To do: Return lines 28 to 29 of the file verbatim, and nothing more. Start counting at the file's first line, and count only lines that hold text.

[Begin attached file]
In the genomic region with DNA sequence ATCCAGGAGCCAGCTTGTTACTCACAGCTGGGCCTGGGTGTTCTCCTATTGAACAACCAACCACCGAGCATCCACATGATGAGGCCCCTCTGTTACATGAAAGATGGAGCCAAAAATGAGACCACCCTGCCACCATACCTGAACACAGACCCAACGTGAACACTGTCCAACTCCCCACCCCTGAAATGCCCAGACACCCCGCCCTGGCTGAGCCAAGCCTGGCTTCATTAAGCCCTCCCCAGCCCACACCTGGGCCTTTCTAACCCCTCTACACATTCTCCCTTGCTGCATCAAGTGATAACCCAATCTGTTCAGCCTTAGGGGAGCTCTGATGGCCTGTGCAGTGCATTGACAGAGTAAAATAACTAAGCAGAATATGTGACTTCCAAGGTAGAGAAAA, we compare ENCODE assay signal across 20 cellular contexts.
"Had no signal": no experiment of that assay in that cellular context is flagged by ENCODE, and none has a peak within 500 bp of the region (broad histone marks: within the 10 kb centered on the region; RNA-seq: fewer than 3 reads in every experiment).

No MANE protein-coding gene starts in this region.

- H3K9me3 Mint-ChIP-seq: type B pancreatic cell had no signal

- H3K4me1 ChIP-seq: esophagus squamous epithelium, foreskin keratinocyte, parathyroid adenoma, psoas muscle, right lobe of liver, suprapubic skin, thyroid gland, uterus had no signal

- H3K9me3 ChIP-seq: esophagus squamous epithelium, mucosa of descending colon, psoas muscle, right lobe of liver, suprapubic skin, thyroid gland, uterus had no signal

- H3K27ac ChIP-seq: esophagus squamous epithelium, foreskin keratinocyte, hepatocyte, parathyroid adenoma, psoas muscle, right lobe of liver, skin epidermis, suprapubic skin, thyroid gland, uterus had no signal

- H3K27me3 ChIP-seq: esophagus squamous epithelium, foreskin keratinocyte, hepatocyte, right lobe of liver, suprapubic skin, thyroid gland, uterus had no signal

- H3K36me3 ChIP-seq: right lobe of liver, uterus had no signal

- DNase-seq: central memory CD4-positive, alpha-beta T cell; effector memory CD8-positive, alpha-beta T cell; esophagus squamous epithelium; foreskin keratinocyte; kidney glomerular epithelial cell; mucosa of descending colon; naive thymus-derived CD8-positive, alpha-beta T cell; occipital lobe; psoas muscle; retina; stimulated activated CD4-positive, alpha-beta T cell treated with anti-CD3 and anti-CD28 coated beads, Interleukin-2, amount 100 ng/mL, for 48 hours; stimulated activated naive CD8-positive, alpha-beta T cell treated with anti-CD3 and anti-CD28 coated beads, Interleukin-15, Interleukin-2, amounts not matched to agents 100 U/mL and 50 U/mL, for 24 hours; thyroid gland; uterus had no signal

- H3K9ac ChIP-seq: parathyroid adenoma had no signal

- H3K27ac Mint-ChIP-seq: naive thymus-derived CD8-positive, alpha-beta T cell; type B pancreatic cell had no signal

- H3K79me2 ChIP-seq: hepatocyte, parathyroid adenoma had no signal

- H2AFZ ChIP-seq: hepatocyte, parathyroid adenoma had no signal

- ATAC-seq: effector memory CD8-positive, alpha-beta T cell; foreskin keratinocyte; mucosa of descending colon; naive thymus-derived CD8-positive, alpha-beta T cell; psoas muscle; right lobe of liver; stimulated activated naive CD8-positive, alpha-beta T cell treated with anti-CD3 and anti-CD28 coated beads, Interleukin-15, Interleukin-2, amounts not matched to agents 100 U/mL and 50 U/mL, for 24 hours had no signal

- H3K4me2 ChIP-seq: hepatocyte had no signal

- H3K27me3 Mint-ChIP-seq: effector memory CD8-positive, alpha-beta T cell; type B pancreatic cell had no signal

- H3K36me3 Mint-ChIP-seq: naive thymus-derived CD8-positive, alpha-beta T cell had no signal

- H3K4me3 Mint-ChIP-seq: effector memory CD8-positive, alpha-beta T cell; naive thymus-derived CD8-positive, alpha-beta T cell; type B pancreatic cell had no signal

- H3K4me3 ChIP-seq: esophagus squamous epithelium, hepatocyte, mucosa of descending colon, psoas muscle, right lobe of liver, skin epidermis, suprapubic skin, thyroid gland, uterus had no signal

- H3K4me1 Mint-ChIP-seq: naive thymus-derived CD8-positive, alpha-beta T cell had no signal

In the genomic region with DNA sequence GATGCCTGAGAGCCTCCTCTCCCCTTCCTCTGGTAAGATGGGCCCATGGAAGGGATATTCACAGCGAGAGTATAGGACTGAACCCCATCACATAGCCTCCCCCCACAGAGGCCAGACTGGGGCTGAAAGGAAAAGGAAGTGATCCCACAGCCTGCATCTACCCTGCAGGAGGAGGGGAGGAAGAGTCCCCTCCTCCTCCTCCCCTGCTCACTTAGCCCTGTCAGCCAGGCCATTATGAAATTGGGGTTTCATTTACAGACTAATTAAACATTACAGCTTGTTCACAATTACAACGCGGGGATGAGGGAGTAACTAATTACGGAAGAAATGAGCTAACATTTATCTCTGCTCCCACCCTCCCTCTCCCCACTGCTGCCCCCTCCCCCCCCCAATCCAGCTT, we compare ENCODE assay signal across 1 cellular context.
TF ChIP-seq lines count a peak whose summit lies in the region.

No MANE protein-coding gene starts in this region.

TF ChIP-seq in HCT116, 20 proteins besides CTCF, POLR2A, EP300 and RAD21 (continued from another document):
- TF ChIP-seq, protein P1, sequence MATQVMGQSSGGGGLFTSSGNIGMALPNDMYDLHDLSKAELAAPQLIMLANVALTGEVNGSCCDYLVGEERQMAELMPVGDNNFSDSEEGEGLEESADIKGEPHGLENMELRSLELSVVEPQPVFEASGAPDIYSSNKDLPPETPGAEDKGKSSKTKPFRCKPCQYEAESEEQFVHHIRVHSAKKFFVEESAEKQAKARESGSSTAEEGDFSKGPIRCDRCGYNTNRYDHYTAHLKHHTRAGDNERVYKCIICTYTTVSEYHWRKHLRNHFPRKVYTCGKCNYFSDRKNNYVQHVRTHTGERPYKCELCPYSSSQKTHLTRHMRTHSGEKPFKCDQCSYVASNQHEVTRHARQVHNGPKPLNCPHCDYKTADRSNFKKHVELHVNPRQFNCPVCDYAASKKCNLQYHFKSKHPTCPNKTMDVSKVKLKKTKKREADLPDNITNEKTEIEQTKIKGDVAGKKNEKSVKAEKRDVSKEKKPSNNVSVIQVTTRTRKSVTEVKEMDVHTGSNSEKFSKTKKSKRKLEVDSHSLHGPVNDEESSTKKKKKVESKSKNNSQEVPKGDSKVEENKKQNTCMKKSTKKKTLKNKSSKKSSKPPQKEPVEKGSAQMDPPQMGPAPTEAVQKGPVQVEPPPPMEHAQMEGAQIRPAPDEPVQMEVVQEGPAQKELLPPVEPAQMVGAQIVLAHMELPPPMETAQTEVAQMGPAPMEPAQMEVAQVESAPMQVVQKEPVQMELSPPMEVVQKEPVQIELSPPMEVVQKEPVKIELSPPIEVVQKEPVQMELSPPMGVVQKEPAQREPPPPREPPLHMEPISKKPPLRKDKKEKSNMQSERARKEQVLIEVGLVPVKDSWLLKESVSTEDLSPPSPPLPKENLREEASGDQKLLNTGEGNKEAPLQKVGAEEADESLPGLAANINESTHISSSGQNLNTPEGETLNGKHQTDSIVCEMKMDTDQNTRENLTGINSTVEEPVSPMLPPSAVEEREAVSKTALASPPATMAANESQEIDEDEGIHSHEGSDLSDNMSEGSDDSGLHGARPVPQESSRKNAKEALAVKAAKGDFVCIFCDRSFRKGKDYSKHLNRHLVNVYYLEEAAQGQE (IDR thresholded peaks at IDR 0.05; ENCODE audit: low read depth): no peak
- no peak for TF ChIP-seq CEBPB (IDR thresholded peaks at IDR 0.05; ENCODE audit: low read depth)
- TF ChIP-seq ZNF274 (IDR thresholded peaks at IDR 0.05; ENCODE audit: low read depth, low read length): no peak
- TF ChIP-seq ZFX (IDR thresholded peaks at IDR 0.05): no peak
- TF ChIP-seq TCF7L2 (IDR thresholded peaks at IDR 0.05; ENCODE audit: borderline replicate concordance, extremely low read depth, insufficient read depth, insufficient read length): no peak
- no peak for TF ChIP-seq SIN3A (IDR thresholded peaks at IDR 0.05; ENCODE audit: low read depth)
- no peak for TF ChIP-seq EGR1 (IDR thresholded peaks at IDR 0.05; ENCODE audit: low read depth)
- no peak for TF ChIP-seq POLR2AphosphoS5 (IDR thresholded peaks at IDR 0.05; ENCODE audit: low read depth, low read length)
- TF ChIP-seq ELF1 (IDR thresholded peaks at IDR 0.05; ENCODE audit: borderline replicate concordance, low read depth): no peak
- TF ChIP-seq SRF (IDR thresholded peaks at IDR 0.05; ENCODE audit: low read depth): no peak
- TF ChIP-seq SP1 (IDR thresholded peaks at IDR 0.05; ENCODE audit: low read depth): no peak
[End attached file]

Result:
- TF ChIP-seq ZNF274 (IDR thresholded peaks at IDR 0.05; ENCODE audit: low read depth, low read length): no peak
- TF ChIP-seq ZFX (IDR thresholded peaks at IDR 0.05): no peak